“There’s going to be really strong tension between the impulse to eliminate all forms of immigration enforcement, what the progressives want, and maintaining some level of enforcement, to make sure there’s integrity in the system,” said Cris Ramón, an independent immigration-policy analyst in Washington.
Biden won’t abolish ICE or CBP, Ramón said. But he thinks the new administration could move away from a deterrent, penalty-laden model, which encourages migrants to avoid contact with the system, and toward one that’s focused on compliance.
Now, for instance, individuals who overstay their visa to visit the United States can be barred from returning for 10 years — or even life, under some circumstances. But what if the system recognized that people make mistakes? Maybe someone who overstayed could come forward, pay a fine, and go home, with no future bar to entry.
“I hope the administration is going to look at this and say, ‘Aha! This is what allows us to thread the needle, to have enforcement that allows us to be proportional,’” Ramón said.
While Trump has taken rhetoric and actions against immigrants to new heights, the United States has always harbored an anti-immigrant strain. Ben Franklin hated the Germans. In 1844, mobs in Philadelphia attacked Irish homes and Roman Catholic churches. The Chinese Exclusion Act of 1882 was the first and only national legislation to ban immigration by a specific nationality.
By 1921 the government was setting quotas on the number of immigrants, and come the 1990s, new laws eliminated key defenses against deportation and subjected many more immigrants to detention.
The Immigration and Naturalization Service, founded in 1933, for decades governed comings and goings, handling a basket of disparate duties, many of them strictly administrative. It monitored the entry of tourists and business travelers, inspected all who arrived via land, sea, and air, granted asylum, patrolled borders, and removed those who entered illegally.
That changed with the terrorist attacks of Sept. 11, 2001. Two years later the INS was disbanded, many of its parts reconfigured into three new agencies under the new Department of Homeland Security:
CBP, which includes the Border Patrol, aims to stop drugs, weapons, and people from illegally entering the country.
ICE, which enforces criminal and civil immigration laws.
U.S. Citizenship and Immigration Services, which oversees lawful immigration and the naturalization of new American citizens.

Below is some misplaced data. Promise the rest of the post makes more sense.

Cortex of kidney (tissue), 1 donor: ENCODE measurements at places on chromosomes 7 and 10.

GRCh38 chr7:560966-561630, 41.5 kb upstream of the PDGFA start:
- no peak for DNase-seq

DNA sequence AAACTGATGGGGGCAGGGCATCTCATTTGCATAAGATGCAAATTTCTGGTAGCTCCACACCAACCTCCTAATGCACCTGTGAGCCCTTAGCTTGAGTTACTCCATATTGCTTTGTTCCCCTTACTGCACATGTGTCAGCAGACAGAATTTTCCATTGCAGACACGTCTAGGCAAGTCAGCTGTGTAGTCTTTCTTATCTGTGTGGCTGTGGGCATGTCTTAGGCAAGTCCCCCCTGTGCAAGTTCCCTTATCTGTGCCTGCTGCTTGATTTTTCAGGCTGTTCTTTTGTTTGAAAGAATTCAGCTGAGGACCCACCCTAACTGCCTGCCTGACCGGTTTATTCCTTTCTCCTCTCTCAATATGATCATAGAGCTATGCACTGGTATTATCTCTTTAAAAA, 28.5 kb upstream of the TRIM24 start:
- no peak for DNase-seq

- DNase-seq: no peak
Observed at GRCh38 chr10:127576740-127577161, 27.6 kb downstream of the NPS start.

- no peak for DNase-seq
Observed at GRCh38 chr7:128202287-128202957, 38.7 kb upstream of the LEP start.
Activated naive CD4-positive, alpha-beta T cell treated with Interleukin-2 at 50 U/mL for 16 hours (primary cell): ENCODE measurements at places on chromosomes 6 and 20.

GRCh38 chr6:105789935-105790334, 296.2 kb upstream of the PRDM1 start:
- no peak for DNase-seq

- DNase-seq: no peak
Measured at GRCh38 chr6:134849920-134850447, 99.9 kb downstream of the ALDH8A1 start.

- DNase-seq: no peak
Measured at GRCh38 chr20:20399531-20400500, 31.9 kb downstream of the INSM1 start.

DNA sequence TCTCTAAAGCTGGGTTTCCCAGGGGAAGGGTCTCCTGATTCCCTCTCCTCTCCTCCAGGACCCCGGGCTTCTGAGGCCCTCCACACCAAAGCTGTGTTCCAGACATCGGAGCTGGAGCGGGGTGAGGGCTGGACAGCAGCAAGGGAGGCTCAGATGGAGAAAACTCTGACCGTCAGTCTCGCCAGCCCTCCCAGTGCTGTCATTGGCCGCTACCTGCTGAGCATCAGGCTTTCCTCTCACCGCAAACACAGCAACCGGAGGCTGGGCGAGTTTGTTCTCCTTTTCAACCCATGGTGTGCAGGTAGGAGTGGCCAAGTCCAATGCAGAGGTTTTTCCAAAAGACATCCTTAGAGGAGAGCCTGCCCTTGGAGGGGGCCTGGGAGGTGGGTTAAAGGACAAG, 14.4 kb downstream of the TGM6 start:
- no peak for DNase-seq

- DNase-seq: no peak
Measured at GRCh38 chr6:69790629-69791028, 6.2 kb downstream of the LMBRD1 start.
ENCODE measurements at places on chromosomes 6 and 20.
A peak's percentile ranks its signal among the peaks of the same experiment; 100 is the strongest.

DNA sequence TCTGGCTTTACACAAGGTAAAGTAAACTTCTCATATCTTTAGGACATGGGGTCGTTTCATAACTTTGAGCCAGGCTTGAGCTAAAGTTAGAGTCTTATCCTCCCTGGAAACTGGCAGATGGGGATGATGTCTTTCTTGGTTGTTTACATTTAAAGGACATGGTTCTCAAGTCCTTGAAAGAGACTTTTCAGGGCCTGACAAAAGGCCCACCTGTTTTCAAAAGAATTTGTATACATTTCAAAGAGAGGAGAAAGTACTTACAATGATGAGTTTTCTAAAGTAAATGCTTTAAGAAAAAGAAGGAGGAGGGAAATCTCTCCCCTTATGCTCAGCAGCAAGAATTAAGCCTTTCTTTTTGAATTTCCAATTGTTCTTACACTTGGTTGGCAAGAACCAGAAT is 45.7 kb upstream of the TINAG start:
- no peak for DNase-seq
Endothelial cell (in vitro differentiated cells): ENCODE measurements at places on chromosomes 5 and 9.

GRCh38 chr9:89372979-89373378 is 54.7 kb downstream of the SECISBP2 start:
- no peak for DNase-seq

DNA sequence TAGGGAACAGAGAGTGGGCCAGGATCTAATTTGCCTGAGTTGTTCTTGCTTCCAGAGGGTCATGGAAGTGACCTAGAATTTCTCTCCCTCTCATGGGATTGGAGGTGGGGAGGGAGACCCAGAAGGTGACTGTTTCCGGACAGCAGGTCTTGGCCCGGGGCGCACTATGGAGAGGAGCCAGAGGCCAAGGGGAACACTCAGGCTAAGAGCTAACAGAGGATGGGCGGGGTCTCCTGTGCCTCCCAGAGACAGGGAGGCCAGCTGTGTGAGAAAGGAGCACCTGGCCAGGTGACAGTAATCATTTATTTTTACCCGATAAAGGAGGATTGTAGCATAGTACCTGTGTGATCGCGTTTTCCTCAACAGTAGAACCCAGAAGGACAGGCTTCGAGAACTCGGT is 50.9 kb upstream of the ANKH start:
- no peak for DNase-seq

“There’s something different about our current regime,” said immigration historian Carly Goodman, who teaches at La Salle University and is co-editor of Made by History at the Washington Post. “Its scale. Its size. Its funding. Its militarization.”
Policy shifts, she said, have turned U.S. Citizenship and Immigration Services from an administrative-services arm into a third enforcement agency.
For instance, USCIS carries out the administration’s renewal of the “public charge” rule, which can be used to block people from getting visas or green cards by deeming them likely to need government benefits. Also, when the agency denies someone’s visa or benefit application, it may issue a Notice to Appear, the first step in deportation proceedings.
“Can things be different? Absolutely yes,” Goodman said. “Maybe this is one of those moments when we really can choose a different path. We can look back and see it doesn’t have to be this way. The response to 9/11 didn’t have to be the reorganization of the government accompanied by endless wars.”
About a million immigrants a year come to the United States. And, Miller-Wilson noted, that’s not going to change. No less than the U.S. Army predicts that climate change alone will create massive instability, driving the migration of millions of people around the globe.
“There should not be a connection between immigrants and criminals,” Miller-Wilson said. “It’s really set back the ability to talk about sensible immigration policy. … Usually you start with ‘Here’s where we can agree on: There’s lots of displacement, lots of suffering, and the government should help.’ But lots of people disagree with that. If you can’t agree on ‘the sky is blue,’ how do you have the conversation?”